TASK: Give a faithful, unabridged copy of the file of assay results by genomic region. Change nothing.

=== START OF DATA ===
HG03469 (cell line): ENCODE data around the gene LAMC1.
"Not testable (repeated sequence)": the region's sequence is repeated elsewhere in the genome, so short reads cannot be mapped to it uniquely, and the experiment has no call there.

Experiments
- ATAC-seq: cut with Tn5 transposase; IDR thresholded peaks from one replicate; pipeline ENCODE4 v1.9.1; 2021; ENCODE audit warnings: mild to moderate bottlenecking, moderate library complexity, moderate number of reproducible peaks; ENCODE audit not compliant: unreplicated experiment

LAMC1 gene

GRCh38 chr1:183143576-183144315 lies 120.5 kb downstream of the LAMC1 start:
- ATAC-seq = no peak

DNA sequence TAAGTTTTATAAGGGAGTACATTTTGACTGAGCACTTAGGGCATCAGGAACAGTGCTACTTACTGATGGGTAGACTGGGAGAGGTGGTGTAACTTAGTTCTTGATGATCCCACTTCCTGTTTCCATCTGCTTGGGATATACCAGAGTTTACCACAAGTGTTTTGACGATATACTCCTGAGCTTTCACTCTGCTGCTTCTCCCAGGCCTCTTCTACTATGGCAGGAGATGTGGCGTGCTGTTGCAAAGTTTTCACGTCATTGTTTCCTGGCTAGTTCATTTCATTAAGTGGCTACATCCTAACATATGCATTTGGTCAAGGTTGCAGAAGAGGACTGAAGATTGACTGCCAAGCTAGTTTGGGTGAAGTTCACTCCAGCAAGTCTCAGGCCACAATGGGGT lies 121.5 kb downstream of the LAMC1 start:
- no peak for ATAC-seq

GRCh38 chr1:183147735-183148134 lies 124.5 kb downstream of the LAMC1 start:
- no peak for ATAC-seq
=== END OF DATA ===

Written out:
HG03469 (cell line): ENCODE data around the gene LAMC1.
"Not testable (repeated sequence)": the region's sequence is repeated elsewhere in the genome, so short reads cannot be mapped to it uniquely, and the experiment has no call there.

Experiments
- ATAC-seq: cut with Tn5 transposase; IDR thresholded peaks from one replicate; pipeline ENCODE4 v1.9.1; 2021; ENCODE audit warnings: mild to moderate bottlenecking, moderate library complexity, moderate number of reproducible peaks; ENCODE audit not compliant: unreplicated experiment

LAMC1 gene

GRCh38 chr1:183143576-183144315 lies 120.5 kb downstream of the LAMC1 start:
- ATAC-seq = no peak

DNA sequence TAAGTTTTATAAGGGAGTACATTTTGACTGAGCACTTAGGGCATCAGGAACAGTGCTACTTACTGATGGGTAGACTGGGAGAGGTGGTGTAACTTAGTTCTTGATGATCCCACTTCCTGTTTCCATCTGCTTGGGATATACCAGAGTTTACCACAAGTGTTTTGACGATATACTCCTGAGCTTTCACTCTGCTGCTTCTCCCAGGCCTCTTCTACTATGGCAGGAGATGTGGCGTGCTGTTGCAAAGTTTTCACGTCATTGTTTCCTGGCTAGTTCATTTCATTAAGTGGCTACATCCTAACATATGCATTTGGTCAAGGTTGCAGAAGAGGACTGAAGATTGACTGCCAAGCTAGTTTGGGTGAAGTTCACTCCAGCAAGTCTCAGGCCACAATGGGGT lies 121.5 kb downstream of the LAMC1 start:
- no peak for ATAC-seq

GRCh38 chr1:183147735-183148134 lies 124.5 kb downstream of the LAMC1 start:
- no peak for ATAC-seq